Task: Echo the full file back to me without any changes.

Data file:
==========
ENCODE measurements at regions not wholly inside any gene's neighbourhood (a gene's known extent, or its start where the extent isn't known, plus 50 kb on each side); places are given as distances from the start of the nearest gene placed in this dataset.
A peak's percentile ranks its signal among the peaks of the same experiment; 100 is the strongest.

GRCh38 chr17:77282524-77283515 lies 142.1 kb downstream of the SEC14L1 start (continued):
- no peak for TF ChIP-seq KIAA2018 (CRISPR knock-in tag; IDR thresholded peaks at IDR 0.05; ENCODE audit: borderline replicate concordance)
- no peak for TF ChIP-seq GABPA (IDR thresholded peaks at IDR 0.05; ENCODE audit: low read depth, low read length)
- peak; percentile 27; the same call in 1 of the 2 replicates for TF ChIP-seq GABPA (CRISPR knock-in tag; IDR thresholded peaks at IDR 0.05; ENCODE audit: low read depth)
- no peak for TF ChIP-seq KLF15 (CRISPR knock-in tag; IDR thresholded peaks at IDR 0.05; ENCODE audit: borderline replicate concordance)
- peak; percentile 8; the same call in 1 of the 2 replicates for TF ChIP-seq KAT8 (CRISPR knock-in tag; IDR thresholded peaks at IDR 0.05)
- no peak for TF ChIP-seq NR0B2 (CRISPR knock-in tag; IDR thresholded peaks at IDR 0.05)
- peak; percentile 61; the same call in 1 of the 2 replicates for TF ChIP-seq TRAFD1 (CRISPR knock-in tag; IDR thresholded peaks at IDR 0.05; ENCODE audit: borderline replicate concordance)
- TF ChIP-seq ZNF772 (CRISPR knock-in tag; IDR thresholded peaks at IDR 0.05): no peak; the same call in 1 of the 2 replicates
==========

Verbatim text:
ENCODE measurements at regions not wholly inside any gene's neighbourhood (a gene's known extent, or its start where the extent isn't known, plus 50 kb on each side); places are given as distances from the start of the nearest gene placed in this dataset.
A peak's percentile ranks its signal among the peaks of the same experiment; 100 is the strongest.

GRCh38 chr17:77282524-77283515 lies 142.1 kb downstream of the SEC14L1 start (continued):
- no peak for TF ChIP-seq KIAA2018 (CRISPR knock-in tag; IDR thresholded peaks at IDR 0.05; ENCODE audit: borderline replicate concordance)
- no peak for TF ChIP-seq GABPA (IDR thresholded peaks at IDR 0.05; ENCODE audit: low read depth, low read length)
- peak; percentile 27; the same call in 1 of the 2 replicates for TF ChIP-seq GABPA (CRISPR knock-in tag; IDR thresholded peaks at IDR 0.05; ENCODE audit: low read depth)
- no peak for TF ChIP-seq KLF15 (CRISPR knock-in tag; IDR thresholded peaks at IDR 0.05; ENCODE audit: borderline replicate concordance)
- peak; percentile 8; the same call in 1 of the 2 replicates for TF ChIP-seq KAT8 (CRISPR knock-in tag; IDR thresholded peaks at IDR 0.05)
- no peak for TF ChIP-seq NR0B2 (CRISPR knock-in tag; IDR thresholded peaks at IDR 0.05)
- peak; percentile 61; the same call in 1 of the 2 replicates for TF ChIP-seq TRAFD1 (CRISPR knock-in tag; IDR thresholded peaks at IDR 0.05; ENCODE audit: borderline replicate concordance)
- TF ChIP-seq ZNF772 (CRISPR knock-in tag; IDR thresholded peaks at IDR 0.05): no peak; the same call in 1 of the 2 replicates